Publication

Detection of Viruses in Young Children With Fever Without an Apparent Source

Pediatrics. 2012 Nov 5. [Epub ahead of print]

Abstract

OBJECTIVE:Fever without an apparent source is common in young children. Currently in the United States, serious bacterial infection is unusual. Our objective was to determine specific viruses that might be responsible. METHODS:We enrolled children aged 2 to 36 months with temperature of 38 degree C or greater without an apparent source or with definite or probable bacterial infection being evaluated in the St Louis Children's Hospital Emergency Department and afebrile children having ambulatory surgery. Blood and nasopharyngeal swab samples were tested with an extensive battery of virus-specific polymerase chain reaction assays. RESULTS:One or more viruses were detected in 76% of 75 children with fever without an apparent source, 40% of 15 children with fever and a definite or probable bacterial infection, and 35% of 116 afebrile children (P < .001). Four viruses (adenovirus, human herpesvirus 6, enterovirus, and parechovirus) were predominant, being detected in 57% of children with fever without a source, 13% of children with fever and definite or probable bacterial infection, and 7% of afebrile children (P < .001). Thirty-four percent of 146 viral infections were detected only by polymerase chain reaction performed on blood. Fifty-one percent of children with viral infections and no evidence of bacterial infection were treated with antibiotics. CONCLUSIONS:Viral infections are frequent in children with fever without an apparent source. Testing of blood in addition to nasopharyngeal secretions expanded the range of viruses detected. Future studies should explore the utility of testing for the implicated viruses. Better recognition of viruses that cause undifferentiated fever in young children may help limit unnecessary antibiotic use.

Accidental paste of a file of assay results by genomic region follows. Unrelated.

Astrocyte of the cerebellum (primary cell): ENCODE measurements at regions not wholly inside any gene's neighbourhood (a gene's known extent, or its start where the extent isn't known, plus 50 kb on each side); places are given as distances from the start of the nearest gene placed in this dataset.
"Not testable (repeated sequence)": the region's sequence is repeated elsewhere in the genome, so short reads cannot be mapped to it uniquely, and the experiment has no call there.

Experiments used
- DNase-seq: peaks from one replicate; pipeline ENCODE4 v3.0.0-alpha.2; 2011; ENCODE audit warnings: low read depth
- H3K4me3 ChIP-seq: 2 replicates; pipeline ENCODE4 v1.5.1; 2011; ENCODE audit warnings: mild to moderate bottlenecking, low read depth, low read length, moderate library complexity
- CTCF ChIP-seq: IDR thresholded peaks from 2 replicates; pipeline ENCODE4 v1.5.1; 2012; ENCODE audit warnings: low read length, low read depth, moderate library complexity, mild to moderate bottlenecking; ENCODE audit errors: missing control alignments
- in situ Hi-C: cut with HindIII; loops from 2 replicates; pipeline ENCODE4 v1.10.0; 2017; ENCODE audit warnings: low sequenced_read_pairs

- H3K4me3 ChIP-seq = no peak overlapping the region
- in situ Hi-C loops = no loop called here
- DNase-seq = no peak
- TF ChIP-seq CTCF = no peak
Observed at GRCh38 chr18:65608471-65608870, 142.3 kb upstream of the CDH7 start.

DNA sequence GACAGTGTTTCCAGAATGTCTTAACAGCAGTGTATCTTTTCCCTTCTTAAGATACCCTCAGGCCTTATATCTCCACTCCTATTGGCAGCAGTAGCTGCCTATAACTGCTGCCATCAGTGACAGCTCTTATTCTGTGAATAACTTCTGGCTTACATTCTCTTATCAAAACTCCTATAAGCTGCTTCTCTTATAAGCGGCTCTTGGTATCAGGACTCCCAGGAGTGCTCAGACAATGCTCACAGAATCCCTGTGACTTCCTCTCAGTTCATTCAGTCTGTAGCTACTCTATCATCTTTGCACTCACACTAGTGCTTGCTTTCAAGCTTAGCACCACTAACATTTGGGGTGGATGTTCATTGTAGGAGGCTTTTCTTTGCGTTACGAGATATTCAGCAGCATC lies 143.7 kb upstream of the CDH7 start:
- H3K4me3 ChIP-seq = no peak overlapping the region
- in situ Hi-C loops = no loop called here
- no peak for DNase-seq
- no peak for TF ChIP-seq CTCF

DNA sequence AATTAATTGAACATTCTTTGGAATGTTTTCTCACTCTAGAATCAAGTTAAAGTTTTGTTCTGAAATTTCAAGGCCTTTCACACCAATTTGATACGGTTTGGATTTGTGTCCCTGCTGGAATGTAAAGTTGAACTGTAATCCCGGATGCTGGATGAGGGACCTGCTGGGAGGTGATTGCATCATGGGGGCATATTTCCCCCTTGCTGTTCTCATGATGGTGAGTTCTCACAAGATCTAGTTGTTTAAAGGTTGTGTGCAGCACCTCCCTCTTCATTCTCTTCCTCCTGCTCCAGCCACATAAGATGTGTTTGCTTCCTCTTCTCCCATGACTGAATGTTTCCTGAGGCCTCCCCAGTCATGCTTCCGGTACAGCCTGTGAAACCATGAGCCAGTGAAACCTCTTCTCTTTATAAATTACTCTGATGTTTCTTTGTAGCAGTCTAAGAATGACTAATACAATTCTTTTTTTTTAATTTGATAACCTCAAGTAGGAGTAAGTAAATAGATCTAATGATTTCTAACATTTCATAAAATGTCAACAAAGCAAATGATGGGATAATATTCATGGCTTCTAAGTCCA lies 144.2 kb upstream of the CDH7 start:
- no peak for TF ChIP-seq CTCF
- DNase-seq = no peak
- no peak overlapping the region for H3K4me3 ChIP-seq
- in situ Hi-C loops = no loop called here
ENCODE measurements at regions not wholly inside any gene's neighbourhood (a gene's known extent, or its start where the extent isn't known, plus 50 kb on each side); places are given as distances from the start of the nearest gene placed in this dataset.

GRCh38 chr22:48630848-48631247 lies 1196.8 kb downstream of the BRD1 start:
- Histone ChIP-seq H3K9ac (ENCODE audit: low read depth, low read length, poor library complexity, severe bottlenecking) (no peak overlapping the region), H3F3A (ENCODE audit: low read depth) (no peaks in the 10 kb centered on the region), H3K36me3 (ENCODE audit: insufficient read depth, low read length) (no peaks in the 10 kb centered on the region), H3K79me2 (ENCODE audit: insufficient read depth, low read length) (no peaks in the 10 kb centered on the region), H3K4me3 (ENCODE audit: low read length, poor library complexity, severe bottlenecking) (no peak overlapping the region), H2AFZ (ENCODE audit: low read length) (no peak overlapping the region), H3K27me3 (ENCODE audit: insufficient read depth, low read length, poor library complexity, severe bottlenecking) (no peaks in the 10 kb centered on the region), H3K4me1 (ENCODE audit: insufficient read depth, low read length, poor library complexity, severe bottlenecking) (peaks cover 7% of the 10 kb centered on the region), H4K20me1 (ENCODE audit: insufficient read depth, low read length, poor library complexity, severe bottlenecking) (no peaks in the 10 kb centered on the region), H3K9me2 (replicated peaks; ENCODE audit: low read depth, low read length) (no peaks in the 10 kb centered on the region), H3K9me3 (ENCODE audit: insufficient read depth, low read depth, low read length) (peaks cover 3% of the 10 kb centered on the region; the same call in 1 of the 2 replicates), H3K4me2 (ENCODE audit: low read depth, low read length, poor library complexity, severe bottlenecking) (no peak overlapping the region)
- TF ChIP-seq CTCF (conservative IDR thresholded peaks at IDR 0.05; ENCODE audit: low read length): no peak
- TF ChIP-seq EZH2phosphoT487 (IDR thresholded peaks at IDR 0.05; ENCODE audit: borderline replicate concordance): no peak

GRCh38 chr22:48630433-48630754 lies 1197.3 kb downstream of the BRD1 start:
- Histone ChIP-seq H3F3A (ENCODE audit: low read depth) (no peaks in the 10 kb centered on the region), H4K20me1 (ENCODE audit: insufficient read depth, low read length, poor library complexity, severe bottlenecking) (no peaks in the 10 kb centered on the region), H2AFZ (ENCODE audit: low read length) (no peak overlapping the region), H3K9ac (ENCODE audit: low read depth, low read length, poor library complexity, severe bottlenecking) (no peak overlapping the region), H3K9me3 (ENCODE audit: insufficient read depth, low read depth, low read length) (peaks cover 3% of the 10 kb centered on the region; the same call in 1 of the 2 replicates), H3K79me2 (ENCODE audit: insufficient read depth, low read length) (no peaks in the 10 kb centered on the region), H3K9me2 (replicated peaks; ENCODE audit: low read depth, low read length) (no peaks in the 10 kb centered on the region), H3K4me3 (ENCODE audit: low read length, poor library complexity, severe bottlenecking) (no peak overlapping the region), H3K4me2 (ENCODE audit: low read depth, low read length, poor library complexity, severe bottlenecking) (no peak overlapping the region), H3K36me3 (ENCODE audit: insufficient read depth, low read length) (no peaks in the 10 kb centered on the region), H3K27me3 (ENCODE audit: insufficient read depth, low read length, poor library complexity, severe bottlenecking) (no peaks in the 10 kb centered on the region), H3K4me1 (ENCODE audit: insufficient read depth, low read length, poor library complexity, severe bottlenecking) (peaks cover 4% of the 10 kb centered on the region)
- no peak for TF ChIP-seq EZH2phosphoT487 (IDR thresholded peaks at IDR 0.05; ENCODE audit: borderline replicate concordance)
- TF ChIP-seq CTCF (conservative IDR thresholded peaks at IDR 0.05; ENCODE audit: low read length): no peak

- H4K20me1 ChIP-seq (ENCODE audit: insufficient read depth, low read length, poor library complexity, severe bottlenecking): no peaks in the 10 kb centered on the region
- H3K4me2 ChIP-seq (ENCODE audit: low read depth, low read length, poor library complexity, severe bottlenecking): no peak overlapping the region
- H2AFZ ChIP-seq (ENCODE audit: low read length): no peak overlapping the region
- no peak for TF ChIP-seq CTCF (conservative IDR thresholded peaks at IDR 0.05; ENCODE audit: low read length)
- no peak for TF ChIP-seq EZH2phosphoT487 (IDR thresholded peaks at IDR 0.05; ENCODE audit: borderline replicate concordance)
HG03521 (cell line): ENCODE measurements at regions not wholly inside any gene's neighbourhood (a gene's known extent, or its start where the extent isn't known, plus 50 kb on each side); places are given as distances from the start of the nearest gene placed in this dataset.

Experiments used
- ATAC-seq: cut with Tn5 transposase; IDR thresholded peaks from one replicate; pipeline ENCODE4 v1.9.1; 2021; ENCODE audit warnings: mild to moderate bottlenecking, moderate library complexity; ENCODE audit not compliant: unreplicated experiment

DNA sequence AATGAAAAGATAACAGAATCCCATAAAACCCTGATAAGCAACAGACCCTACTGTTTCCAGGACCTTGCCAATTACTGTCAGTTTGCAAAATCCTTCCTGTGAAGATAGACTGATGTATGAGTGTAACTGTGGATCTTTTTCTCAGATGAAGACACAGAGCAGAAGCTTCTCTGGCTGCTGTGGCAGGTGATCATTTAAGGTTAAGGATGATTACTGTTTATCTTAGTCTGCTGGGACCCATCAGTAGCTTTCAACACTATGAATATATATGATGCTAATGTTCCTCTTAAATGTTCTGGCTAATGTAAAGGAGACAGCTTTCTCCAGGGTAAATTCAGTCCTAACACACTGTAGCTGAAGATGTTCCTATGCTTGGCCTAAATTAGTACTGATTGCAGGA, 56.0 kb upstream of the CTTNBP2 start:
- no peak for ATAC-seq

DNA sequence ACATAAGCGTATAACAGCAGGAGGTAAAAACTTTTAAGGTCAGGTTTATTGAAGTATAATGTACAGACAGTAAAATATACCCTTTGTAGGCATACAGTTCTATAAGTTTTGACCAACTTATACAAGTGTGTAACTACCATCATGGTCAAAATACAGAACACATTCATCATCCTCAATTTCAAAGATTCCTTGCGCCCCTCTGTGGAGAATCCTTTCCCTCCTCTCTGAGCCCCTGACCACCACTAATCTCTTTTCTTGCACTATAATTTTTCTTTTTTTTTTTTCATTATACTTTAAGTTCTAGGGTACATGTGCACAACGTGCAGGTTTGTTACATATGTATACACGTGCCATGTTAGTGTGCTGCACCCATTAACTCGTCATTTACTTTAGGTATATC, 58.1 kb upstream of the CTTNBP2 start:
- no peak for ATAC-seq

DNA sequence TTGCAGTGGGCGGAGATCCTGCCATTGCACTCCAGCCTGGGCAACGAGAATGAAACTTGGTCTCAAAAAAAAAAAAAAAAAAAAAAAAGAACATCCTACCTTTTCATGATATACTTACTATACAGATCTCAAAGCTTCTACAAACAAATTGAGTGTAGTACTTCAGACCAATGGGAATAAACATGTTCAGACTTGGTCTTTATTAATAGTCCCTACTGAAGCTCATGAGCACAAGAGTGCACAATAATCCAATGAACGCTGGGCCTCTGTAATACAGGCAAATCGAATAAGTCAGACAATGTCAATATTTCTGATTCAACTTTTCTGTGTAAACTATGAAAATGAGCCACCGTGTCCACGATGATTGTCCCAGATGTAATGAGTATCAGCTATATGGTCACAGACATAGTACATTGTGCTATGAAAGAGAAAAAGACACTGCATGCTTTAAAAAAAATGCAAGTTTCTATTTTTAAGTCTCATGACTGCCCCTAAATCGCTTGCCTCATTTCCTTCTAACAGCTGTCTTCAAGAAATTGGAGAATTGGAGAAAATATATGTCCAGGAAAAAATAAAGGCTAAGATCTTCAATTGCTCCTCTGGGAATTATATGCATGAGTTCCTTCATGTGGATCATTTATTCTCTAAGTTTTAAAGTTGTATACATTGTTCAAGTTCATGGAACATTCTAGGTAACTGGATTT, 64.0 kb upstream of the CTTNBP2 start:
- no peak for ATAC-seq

Authors

Colvin JM, Muenzer JT, Jaffe DM, Smason A, Deych E, Shannon WD, Arens MQ, Buller RS, Lee WM, Weinstock EJ, Weinstock GM, Storch GA.

Institute Authors